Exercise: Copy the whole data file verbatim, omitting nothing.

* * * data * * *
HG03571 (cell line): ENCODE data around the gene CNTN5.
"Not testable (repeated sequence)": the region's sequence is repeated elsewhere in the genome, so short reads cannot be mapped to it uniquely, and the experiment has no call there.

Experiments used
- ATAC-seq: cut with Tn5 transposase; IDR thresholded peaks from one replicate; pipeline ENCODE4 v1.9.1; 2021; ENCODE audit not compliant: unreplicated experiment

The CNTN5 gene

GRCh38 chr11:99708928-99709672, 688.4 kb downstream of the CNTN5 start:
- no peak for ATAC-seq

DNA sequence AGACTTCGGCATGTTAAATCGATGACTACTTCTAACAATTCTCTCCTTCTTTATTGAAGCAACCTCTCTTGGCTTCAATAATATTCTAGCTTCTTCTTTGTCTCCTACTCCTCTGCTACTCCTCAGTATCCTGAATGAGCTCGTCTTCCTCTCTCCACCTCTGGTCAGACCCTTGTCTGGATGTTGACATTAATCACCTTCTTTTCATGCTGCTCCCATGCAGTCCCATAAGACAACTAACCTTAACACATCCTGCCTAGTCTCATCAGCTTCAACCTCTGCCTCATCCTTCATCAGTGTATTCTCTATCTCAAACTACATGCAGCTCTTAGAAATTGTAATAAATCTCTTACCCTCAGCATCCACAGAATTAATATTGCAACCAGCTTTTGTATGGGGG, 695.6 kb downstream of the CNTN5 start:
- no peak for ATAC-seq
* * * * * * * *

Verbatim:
HG03571 (cell line): ENCODE data around the gene CNTN5.
"Not testable (repeated sequence)": the region's sequence is repeated elsewhere in the genome, so short reads cannot be mapped to it uniquely, and the experiment has no call there.

Experiments used
- ATAC-seq: cut with Tn5 transposase; IDR thresholded peaks from one replicate; pipeline ENCODE4 v1.9.1; 2021; ENCODE audit not compliant: unreplicated experiment

The CNTN5 gene

GRCh38 chr11:99708928-99709672, 688.4 kb downstream of the CNTN5 start:
- no peak for ATAC-seq

DNA sequence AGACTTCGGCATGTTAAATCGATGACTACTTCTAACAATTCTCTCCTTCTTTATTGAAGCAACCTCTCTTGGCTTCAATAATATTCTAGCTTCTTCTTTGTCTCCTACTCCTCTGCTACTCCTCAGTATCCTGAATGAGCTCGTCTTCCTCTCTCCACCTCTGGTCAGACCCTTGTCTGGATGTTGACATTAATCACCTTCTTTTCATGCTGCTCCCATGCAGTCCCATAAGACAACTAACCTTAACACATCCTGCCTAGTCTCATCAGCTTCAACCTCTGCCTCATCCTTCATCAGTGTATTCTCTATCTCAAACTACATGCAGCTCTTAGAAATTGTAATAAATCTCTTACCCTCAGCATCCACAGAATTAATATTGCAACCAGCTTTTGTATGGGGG, 695.6 kb downstream of the CNTN5 start:
- no peak for ATAC-seq